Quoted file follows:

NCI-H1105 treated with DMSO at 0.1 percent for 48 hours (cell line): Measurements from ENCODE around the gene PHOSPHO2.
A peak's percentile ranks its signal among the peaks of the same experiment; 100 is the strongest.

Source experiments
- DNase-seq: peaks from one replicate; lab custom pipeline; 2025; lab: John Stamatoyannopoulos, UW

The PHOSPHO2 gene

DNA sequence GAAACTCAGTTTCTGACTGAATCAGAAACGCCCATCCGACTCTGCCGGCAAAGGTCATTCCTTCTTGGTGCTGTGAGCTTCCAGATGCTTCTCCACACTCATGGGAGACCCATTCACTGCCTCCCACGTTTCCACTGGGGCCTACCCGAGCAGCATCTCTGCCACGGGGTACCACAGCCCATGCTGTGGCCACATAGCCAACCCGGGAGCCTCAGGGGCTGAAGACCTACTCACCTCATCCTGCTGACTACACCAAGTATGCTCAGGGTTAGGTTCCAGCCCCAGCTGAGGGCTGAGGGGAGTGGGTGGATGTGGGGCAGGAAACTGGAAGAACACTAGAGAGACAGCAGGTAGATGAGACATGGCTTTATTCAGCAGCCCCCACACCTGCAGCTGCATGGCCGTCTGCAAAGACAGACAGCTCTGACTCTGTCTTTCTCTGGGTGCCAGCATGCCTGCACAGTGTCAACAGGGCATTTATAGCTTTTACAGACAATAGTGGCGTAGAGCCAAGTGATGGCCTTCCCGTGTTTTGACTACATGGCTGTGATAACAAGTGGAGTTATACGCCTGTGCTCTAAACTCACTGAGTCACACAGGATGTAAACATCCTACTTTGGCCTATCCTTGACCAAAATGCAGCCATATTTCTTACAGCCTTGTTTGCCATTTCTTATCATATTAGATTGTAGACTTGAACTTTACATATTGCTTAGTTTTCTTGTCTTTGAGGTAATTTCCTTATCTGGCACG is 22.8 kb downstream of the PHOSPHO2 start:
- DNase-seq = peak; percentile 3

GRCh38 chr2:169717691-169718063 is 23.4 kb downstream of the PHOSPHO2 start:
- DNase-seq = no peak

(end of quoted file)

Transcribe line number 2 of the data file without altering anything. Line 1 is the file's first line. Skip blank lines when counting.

A peak's percentile ranks its signal among the peaks of the same experiment; 100 is the strongest.